Friday, September 3, 2010
T.G.I.F. This week has been absolutely wonderful and absolutely exhausting. I'm learning more about my students and how they work and I'm pretty sure next week will look completely different, from a teaching perspective.
My 7th graders are HILARIOUS.
Marlon: "Heyyyy Ms. Jessica! Notice anything different about me?"
Me: "Hmm... Did you get taller?"
Marlon: "Nooooo! I got my braces off!" (HUGE SMILE to show me)
Me: "Ohhhh, wonderful!"
Marlon: "I mean, sometimes I just look in the mirror and can't help but to notice how good looking I really am."
I introduced some icebreakers and team building activities to most of my classes this week, involving debates over controversial issues, creating masks and the human knot. OH THE HUMAN KNOT. What a wonderful idea. I was barreled over in laughter after watching the 13 year olds try to untangle themselves for 5 solid minutes. We talked about the importance of listening, communication and teamwork.
Casey prays for us every morning during our devotional time. It usually goes something like this: "Dear Lord, please help us learn and help us pass our quizzes. Please throw some breeze our way so we don't get so sweaty and let the power stay on today. Thank you for recess and our teachers and our friends and our families. And lunch. Amen."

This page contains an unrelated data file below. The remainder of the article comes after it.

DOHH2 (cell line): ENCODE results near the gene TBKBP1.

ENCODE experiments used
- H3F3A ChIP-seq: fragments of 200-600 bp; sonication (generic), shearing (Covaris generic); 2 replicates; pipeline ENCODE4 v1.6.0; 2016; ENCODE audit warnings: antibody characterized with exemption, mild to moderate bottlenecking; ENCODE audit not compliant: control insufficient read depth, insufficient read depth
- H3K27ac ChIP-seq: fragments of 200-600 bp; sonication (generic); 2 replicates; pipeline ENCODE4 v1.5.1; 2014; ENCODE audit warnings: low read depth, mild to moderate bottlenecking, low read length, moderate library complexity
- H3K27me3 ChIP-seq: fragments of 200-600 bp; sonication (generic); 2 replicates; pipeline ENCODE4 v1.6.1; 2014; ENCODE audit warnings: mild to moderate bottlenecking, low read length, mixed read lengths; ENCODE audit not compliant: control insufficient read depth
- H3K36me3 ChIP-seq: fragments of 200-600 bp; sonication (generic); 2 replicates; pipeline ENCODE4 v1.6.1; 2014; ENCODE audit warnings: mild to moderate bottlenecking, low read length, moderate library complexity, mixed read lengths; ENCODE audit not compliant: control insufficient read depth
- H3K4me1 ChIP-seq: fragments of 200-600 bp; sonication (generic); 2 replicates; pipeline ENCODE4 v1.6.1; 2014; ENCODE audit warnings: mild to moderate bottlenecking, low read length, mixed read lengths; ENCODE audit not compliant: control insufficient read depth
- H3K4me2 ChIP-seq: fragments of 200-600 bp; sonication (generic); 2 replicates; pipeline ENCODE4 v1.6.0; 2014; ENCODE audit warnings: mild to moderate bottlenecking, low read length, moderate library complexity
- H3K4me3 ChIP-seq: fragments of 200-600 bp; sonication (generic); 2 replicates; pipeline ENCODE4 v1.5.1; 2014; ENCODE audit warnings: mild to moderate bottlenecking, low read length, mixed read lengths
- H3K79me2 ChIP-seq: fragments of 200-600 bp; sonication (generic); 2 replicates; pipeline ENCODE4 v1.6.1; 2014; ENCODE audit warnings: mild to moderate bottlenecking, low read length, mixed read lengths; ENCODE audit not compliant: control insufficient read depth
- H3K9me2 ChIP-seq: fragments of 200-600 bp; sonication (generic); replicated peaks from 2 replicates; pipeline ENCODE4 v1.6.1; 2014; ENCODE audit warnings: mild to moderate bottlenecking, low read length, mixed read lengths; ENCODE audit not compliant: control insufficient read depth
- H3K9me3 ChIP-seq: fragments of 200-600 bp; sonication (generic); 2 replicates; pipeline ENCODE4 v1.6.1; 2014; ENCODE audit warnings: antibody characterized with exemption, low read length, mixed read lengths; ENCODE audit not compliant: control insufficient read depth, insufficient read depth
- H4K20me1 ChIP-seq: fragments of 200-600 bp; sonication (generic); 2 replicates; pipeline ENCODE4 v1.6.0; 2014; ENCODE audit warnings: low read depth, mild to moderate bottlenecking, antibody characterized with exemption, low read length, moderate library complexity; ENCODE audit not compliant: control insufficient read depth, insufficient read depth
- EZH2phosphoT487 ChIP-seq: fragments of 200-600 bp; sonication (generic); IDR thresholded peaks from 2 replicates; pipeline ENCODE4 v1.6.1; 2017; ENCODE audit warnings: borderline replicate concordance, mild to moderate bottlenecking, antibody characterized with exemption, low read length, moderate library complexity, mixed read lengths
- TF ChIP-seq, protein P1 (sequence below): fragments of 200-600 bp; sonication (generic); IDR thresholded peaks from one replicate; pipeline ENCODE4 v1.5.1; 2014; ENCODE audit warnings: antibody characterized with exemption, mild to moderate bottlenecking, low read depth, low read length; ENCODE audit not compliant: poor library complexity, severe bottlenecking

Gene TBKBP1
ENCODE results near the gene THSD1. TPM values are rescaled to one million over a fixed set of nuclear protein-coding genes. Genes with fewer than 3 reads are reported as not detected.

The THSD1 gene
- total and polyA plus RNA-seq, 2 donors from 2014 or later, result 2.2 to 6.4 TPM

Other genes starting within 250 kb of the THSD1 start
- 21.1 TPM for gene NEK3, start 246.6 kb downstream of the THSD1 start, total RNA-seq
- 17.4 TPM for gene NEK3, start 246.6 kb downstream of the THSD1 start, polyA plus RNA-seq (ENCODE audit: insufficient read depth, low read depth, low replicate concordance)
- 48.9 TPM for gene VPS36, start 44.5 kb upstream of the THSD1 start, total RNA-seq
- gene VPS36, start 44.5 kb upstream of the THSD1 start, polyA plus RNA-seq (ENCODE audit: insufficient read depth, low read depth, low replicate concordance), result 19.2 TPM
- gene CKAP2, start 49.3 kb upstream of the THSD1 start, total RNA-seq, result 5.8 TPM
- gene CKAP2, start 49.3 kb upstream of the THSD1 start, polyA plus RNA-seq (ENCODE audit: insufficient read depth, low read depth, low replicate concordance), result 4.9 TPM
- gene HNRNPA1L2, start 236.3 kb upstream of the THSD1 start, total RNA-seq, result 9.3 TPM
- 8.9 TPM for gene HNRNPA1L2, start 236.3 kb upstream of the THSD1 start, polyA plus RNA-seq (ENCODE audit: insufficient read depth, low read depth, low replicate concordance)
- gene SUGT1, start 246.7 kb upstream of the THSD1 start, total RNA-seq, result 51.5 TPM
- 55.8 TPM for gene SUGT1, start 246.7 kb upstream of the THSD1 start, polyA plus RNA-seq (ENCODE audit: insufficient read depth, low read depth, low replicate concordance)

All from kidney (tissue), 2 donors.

After school we walked over to Los Fuertes to watch the high school boys play some futbol. Harry took us to his favorite burger joint where I proceeded to accidentally rub my eyes with extremely hot sauce from my papusa (Honduran chicken/queso/cabbage/onion/wrap) FAIL. Thank you Zach for the homemade water flush eye drop from my straw.
We decided to take a late night dip in the mangrove lagoon behind our house when we got home. Hello glory. Heat lightning glowing up the sky, bioluminescent dinoflagellates shimmering in the warm water, stars so bright they twinkled and singing songs with the gang. In love with this place.
You know you are in Honduras when:
1. You see signs like this:
2. Your communion bread at church is a tortilla
3. You can catch a lobster in your backyard and eat it for dinner